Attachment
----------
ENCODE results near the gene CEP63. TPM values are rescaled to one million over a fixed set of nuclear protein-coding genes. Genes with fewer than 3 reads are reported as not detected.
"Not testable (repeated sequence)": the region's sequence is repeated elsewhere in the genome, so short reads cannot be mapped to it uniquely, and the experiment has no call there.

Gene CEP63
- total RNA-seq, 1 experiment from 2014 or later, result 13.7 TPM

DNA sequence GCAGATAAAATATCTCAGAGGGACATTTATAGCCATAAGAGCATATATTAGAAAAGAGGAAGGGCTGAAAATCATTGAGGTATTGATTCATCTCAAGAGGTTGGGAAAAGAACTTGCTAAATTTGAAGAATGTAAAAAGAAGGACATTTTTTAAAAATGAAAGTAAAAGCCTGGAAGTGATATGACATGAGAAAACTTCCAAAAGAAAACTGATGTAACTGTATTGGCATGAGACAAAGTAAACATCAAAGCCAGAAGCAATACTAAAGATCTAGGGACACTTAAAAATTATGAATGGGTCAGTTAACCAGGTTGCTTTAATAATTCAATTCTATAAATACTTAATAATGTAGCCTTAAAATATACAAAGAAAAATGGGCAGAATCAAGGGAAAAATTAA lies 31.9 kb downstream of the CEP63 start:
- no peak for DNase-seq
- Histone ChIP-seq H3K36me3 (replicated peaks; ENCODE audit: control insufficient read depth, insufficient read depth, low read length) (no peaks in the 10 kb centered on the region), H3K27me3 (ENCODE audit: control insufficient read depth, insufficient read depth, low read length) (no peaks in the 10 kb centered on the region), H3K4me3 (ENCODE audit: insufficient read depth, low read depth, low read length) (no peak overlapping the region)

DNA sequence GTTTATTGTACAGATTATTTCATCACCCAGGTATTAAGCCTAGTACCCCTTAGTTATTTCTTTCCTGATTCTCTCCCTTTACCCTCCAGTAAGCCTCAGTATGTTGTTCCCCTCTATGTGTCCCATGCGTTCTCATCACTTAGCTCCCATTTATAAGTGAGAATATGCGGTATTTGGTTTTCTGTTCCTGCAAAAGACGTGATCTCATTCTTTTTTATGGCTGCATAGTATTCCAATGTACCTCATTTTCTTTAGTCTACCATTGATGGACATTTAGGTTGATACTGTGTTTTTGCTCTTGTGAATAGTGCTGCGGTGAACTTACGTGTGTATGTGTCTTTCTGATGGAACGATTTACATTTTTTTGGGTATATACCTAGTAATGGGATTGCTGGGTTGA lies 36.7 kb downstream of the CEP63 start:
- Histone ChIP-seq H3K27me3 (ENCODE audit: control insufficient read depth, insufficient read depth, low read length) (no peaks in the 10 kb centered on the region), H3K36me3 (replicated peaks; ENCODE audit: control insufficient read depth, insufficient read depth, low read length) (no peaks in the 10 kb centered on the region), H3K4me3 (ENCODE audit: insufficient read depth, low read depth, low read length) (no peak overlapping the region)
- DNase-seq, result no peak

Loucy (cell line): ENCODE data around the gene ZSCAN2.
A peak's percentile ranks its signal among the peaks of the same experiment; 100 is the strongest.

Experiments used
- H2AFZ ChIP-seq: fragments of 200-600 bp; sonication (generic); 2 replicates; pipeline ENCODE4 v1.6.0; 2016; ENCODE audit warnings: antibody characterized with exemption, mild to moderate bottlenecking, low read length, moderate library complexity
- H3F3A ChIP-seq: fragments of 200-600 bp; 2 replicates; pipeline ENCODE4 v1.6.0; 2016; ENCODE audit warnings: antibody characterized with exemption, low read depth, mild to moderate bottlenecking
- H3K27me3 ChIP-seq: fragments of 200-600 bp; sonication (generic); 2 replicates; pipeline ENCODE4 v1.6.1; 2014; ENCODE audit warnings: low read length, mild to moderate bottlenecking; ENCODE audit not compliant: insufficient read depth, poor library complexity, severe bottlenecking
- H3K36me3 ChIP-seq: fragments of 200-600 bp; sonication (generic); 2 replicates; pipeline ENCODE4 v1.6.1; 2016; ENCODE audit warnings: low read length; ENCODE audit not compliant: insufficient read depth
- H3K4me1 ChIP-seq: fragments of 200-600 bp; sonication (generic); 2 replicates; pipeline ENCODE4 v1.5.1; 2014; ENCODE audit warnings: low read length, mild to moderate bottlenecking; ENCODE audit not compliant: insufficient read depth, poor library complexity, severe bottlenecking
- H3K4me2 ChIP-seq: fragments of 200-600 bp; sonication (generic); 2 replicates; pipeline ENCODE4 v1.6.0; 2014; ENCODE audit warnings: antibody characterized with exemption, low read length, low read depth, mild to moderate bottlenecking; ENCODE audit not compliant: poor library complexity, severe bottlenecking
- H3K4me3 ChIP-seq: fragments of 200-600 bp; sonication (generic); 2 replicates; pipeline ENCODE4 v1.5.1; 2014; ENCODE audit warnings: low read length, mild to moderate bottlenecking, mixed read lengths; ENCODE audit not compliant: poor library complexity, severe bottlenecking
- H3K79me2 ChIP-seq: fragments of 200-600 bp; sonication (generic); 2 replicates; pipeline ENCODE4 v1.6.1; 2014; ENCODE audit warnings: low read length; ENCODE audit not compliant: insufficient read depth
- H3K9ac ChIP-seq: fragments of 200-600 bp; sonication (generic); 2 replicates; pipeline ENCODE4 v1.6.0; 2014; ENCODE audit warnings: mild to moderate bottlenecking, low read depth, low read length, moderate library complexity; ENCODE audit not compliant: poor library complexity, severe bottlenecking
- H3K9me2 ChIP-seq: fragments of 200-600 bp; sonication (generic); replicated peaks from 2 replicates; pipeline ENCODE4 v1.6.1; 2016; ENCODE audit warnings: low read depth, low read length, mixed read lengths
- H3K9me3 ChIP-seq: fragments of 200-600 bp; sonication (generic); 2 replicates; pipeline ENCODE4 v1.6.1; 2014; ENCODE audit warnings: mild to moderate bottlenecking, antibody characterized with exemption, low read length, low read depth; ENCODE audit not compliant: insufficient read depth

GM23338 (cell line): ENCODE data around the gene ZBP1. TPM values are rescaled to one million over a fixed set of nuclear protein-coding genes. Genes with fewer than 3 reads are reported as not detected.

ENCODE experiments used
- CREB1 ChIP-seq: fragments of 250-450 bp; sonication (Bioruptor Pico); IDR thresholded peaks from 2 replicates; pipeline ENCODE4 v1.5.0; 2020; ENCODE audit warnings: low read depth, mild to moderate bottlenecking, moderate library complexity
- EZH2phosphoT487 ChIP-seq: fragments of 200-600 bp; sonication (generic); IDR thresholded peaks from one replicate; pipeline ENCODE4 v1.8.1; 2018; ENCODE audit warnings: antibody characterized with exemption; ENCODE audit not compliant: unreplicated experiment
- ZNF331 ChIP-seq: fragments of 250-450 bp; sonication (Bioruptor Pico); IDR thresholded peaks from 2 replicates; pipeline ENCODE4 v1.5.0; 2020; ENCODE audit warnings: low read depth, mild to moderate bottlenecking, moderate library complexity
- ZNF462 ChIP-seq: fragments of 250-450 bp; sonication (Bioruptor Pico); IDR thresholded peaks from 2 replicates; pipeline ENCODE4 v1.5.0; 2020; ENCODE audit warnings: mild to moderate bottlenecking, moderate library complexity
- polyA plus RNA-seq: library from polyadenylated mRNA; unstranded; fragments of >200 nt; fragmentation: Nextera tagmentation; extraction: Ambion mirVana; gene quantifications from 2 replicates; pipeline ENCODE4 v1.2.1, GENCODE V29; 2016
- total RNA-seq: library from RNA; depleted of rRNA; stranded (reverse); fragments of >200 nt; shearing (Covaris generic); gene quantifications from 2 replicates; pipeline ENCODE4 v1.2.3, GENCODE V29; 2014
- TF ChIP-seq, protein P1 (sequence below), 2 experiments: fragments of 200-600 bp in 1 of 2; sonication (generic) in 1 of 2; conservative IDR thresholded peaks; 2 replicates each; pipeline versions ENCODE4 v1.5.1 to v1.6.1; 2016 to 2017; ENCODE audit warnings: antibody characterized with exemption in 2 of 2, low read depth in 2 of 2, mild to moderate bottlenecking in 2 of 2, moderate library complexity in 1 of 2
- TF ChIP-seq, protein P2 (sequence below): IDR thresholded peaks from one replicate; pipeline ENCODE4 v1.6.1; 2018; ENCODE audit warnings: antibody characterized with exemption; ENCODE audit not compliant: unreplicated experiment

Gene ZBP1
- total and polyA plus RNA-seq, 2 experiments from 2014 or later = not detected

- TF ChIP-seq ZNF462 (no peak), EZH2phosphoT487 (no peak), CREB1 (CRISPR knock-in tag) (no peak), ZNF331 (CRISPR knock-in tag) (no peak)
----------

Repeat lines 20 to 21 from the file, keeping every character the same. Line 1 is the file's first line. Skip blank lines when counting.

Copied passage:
- H3K4me3 ChIP-seq: fragments of 200-600 bp; sonication (generic); 2 replicates; pipeline ENCODE4 v1.5.1; 2014; ENCODE audit warnings: low read length, mild to moderate bottlenecking, mixed read lengths; ENCODE audit not compliant: poor library complexity, severe bottlenecking
- H3K79me2 ChIP-seq: fragments of 200-600 bp; sonication (generic); 2 replicates; pipeline ENCODE4 v1.6.1; 2014; ENCODE audit warnings: low read length; ENCODE audit not compliant: insufficient read depth